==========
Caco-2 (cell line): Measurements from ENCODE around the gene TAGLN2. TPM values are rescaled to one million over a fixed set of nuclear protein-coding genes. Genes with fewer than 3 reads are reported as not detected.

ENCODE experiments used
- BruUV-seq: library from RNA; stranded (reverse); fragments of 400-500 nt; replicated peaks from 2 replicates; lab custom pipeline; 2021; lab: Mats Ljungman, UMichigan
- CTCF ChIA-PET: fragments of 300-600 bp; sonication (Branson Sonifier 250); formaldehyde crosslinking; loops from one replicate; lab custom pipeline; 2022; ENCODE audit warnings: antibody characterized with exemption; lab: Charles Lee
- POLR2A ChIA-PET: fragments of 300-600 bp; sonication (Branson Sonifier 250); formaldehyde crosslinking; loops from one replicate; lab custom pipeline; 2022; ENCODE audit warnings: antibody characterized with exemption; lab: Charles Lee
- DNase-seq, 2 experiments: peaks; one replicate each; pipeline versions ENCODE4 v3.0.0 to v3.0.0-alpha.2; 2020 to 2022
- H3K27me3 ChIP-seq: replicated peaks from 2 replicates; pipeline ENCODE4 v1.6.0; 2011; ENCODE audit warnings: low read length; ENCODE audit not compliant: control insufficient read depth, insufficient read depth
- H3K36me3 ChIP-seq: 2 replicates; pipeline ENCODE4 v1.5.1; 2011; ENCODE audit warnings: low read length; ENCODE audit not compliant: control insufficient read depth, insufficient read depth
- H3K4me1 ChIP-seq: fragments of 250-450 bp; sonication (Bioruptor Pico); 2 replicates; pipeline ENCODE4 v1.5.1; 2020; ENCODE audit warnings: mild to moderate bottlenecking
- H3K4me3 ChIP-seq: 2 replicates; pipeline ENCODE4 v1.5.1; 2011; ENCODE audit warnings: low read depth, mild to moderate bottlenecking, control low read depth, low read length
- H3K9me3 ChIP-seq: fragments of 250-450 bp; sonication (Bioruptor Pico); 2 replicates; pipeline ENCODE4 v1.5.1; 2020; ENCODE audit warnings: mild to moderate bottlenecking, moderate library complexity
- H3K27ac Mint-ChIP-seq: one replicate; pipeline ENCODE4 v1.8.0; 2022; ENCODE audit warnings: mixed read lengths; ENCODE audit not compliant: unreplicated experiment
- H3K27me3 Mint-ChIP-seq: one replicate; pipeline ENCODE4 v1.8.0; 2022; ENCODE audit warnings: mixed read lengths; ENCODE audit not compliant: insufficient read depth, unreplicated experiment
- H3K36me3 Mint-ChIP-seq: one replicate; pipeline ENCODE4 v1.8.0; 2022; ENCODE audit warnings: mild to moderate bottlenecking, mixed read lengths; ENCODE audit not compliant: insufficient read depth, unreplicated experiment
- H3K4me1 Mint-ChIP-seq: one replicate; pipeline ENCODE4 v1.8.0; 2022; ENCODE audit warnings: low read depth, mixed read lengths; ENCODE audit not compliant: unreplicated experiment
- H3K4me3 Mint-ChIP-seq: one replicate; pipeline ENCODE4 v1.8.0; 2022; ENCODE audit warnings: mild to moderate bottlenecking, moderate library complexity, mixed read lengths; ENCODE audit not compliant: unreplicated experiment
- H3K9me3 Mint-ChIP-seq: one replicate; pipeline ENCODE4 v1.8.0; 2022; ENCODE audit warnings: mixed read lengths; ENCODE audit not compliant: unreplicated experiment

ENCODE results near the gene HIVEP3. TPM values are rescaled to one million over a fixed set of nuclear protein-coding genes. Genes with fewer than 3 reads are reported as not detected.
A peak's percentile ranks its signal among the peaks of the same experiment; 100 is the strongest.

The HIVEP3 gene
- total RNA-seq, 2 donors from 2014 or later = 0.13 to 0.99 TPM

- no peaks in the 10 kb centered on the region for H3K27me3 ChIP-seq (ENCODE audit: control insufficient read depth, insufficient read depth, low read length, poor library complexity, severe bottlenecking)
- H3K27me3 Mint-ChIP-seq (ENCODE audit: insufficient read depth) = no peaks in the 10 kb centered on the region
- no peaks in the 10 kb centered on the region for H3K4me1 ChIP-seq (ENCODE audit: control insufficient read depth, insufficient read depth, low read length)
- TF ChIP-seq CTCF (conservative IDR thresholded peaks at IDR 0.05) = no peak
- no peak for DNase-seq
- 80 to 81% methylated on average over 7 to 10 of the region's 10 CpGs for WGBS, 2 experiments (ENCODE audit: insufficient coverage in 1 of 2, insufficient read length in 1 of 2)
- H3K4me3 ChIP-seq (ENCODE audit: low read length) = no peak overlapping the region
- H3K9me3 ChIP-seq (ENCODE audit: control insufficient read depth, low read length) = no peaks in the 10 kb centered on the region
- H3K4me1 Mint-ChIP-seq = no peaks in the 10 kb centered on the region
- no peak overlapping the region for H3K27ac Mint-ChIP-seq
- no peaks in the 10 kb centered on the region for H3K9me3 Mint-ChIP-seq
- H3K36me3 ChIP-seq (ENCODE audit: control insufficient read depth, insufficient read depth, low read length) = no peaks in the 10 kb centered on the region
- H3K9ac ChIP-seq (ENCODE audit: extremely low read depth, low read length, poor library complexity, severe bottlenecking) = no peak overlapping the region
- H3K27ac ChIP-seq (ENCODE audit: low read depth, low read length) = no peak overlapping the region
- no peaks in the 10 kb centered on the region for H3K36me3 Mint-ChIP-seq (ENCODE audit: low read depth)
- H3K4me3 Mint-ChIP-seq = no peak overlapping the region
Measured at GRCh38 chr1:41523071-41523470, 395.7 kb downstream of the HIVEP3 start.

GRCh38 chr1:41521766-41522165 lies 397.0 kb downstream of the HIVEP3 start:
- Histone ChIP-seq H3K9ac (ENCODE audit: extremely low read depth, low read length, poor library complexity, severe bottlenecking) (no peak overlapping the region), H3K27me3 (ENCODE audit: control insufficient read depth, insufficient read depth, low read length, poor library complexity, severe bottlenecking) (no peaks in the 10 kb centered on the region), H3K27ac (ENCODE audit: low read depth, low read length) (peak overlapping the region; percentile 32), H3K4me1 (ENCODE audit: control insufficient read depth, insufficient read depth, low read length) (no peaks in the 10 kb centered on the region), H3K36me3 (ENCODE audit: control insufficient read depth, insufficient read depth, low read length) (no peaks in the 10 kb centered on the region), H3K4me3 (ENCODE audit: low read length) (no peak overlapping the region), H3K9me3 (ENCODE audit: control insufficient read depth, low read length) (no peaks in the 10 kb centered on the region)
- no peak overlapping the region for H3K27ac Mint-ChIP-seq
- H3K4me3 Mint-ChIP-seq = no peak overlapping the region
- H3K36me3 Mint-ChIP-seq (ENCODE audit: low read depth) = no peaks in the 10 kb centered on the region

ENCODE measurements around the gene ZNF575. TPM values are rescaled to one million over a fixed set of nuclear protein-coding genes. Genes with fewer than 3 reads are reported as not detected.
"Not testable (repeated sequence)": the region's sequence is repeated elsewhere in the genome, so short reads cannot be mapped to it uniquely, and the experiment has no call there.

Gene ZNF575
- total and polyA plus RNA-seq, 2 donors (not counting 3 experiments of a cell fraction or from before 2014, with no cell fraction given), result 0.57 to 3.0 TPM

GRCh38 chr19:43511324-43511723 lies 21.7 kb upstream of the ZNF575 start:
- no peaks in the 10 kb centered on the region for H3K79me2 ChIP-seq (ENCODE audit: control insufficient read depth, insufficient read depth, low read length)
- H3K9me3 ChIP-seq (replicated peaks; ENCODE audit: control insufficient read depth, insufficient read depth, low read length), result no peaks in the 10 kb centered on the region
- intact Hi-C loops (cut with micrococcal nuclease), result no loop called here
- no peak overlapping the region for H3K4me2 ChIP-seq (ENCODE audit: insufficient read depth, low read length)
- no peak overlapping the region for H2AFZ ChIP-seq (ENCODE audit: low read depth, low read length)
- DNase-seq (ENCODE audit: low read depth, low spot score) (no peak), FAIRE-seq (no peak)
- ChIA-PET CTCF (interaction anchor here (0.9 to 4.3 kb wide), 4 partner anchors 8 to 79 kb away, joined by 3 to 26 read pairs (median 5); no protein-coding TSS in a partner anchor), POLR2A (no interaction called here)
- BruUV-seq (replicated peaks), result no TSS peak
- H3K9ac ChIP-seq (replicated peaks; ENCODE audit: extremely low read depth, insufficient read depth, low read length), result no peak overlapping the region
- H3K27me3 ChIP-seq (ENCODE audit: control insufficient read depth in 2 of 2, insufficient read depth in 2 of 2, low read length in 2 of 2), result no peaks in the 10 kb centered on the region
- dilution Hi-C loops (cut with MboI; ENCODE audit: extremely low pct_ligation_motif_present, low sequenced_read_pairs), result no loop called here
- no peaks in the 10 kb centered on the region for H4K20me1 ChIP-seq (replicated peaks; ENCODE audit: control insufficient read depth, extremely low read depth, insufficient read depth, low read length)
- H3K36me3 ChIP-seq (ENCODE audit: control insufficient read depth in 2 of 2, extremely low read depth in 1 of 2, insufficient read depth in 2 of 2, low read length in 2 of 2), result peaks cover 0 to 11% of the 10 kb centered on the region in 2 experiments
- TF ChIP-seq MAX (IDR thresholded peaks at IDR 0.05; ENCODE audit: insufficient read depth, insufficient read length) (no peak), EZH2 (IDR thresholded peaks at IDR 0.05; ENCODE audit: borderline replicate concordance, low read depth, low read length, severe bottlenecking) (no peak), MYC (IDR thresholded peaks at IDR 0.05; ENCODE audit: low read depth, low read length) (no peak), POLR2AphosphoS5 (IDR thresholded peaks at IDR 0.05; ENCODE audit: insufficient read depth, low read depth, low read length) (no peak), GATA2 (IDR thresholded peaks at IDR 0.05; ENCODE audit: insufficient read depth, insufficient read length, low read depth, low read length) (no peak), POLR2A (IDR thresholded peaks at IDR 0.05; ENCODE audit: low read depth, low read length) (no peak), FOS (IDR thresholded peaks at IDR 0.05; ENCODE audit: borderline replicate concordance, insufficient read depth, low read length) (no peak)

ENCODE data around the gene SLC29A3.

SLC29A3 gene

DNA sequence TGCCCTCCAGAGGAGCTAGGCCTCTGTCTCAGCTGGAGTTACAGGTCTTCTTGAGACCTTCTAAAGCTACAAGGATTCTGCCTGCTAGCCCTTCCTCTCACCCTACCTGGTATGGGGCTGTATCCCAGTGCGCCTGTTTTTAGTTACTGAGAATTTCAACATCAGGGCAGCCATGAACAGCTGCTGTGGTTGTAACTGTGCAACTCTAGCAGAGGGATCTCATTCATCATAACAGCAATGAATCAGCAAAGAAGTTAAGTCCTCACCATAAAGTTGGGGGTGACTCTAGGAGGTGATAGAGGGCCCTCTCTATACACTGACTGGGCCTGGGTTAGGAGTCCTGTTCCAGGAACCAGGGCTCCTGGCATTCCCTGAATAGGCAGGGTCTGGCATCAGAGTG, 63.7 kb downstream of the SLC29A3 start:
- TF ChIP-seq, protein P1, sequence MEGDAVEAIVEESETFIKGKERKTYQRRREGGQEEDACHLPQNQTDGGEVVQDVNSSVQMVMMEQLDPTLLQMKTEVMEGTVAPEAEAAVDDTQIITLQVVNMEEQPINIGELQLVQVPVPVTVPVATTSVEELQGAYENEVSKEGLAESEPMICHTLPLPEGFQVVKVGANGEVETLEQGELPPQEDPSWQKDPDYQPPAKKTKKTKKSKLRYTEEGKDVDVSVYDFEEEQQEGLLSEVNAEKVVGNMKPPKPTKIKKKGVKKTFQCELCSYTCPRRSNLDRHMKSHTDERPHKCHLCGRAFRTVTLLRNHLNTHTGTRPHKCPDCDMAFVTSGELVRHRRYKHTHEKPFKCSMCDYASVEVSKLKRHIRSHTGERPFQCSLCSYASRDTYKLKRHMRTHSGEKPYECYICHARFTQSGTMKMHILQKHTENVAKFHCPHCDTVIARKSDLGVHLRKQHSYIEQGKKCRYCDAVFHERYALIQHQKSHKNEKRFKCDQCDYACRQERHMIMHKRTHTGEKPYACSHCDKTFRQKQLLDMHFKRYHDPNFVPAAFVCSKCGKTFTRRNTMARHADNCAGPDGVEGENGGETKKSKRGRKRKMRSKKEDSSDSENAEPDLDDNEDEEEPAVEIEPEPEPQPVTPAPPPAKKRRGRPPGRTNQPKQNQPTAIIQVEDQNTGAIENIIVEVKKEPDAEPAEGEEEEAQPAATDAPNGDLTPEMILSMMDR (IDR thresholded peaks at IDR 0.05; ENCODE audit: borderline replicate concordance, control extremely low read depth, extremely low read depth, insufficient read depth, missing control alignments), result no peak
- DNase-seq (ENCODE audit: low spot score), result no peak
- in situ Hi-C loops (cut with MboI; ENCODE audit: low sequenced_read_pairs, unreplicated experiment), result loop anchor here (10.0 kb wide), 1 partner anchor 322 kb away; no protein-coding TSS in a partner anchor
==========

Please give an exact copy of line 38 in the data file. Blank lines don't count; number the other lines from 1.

Measured at GRCh38 chr1:41523071-41523470, 395.7 kb downstream of the HIVEP3 start.